W.M.Goss1, Robert L.Brown1, K.Y.Lo1
1 National Radio Astronomy Observatory
The compact radio source associated with the galactic center was discovered by Balick and Brown at 11 and 3.7 cm in February 1974 using the Green Bank 35 km radio link interferometer of the National Radio Astronomy Observatory. Bruce Balick and Bob Brown published this result in the 1974 , December 1 Astrophysical Journal. The motivation was to search for high brightness radio components in HII regions. A high brightness radio source (Tb > 107 K with a size < 0.1 '' was inferred. The paper concludes :''The unusual nature of the sub-arcsecond structure and its positional coincidence with the inner 1-pc core of the galactic nucleus strongly suggests that this structure is physically associated with the galactic center (in fact , defines the galactic center).'' Other groups were also either observing the galactic center or planning to observe an AGN like component at the galactic center ( Downes, Martin, Ekers , Lynden-Bell, Goss). However , the angular resolution was insufficient in several observations due to the confusion from Sgr A West. Downes and Goss had submitted a Green Bank radio link proposal in mid 1972 but never got around to carrying out the observations due to a variety of circumstances. K.Y.Lo and collaborators were carrying out VLBI observations at 6 cm over a baseline of 228 km in 1973 and 1974. Due to interstellar scattering the source was broadened to a size of about 0.05 arc sec , comparable to the resolution of the single baseline interferometer. Thus the source was over-resolved . The first VLBI detection was made over a 242 km baseline in California (OVRO to Goldstone) at 3.7 cm in May 1975 by K.Y. Lo and collaborators.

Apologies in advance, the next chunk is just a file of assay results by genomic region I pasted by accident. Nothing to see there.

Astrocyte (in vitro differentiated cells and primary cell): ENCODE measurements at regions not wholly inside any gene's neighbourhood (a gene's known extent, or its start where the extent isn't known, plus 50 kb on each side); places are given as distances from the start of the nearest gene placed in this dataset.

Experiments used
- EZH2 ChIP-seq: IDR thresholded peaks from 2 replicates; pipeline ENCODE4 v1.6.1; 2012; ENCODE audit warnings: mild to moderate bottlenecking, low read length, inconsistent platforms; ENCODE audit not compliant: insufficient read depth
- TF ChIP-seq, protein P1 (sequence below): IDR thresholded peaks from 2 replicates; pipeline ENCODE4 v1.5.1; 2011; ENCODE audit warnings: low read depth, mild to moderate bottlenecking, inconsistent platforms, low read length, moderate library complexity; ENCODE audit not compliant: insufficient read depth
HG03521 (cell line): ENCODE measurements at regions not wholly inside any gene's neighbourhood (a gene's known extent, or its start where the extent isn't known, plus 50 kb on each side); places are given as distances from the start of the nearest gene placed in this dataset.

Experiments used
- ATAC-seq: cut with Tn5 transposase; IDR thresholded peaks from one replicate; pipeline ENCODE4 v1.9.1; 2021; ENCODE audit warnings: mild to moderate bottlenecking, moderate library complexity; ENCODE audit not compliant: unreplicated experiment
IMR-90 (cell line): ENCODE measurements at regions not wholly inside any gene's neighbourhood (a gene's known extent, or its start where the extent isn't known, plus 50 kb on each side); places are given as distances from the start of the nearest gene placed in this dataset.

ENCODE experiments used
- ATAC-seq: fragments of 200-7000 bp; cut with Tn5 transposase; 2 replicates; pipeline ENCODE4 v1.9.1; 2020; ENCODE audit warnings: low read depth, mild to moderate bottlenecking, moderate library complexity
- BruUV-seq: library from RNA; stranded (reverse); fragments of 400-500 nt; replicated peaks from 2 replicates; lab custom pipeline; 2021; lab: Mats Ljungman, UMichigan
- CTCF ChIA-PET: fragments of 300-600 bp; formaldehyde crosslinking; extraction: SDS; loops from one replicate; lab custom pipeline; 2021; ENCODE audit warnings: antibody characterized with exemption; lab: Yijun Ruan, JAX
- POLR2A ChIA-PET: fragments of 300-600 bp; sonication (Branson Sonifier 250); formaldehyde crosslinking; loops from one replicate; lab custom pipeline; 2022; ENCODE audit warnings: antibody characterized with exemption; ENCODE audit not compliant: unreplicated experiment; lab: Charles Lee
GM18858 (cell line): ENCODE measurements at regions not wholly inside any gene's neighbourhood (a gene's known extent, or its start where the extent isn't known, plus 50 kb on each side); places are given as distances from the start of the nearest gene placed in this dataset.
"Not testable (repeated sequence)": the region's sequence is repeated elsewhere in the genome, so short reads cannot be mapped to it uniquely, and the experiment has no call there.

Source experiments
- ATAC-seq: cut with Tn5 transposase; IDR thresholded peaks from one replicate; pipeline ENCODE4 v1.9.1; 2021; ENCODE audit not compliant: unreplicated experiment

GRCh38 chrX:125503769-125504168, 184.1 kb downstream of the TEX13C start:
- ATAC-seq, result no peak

In 1976, Davies et al used components of the early MERLIN array in the UK to measure a large angular size at 1 and 1.7 GHz , inferring a 2 relation for the broadening. These authors proposed interstellar scattering caused by turbulence in the interstellar electrons. The first determination of the elongated scattering size was made in 1985 by Lo et al using Mk III VLBI.
Various authors tried to name the source in the early 1980's. Examples of names that were soon forgotten were GCCRS ( "Galactic Center Compact Radio Source" by Reynolds and McKee in 1980 ) and Sgr A (cn) ( for "compact non-thermal " by Backer and Sramek) in the autumn of 1982. None of these names had any staying power . Bob Brown invented the name SgrA * since he was looking for a description of the "exciting source " for the cluster of HII regions observed in early VLA images at 6 cm. This name appeared for the first time in the 1982, November 1 issue of the Astrophycial Journal : " Precessing Jets in Sagittarius A : Gas Dynamics in the Central Parsec of the Galaxy" by Robert L. Brown. As far as we can tell only one single publication ( The Annual Reivew of Astronomy and Astrophysics in 2001 , Melia and Falcke article entitled " The Supermassive Black Hole at the Galactic Center ") has ever given credit to Bob Brown for the name that is universally accepted.
In the 1970's, long range communications often occurred by sending letters through the post or by telephone ! As we know email only became common two decades later. We have been able to recreate much of the complex story by using the extensive archives of Dennis Downes and Bob Brown and the excellent memories of one of the authors of this paper. We have also obtained photos of some of the telescopes and authors ( early 1970's ).